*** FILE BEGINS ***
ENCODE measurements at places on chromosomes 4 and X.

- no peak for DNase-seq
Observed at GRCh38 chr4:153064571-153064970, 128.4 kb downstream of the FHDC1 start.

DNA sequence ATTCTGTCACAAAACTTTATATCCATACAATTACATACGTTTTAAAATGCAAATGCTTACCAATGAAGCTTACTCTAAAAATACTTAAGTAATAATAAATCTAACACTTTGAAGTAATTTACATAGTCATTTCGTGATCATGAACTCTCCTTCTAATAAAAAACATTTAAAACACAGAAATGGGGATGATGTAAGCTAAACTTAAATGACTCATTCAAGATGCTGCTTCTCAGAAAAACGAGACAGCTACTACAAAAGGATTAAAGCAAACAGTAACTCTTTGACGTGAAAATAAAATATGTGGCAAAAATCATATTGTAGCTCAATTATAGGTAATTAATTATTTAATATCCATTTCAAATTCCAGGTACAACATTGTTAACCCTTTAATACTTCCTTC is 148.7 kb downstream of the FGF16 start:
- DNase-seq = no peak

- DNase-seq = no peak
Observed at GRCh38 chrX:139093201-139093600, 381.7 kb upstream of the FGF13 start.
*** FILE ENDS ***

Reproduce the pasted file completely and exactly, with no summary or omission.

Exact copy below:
ENCODE measurements at places on chromosomes 4 and X.

- no peak for DNase-seq
Observed at GRCh38 chr4:153064571-153064970, 128.4 kb downstream of the FHDC1 start.

DNA sequence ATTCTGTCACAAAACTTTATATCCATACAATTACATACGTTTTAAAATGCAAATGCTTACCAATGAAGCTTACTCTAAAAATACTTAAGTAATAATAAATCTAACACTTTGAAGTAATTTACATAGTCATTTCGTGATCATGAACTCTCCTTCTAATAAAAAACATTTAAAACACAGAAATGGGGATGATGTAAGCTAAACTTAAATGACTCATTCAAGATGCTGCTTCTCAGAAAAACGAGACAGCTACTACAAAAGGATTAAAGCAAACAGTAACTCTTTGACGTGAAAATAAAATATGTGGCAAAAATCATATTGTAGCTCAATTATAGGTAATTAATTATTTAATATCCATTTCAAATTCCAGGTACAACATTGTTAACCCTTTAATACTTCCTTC is 148.7 kb downstream of the FGF16 start:
- DNase-seq = no peak

- DNase-seq = no peak
Observed at GRCh38 chrX:139093201-139093600, 381.7 kb upstream of the FGF13 start.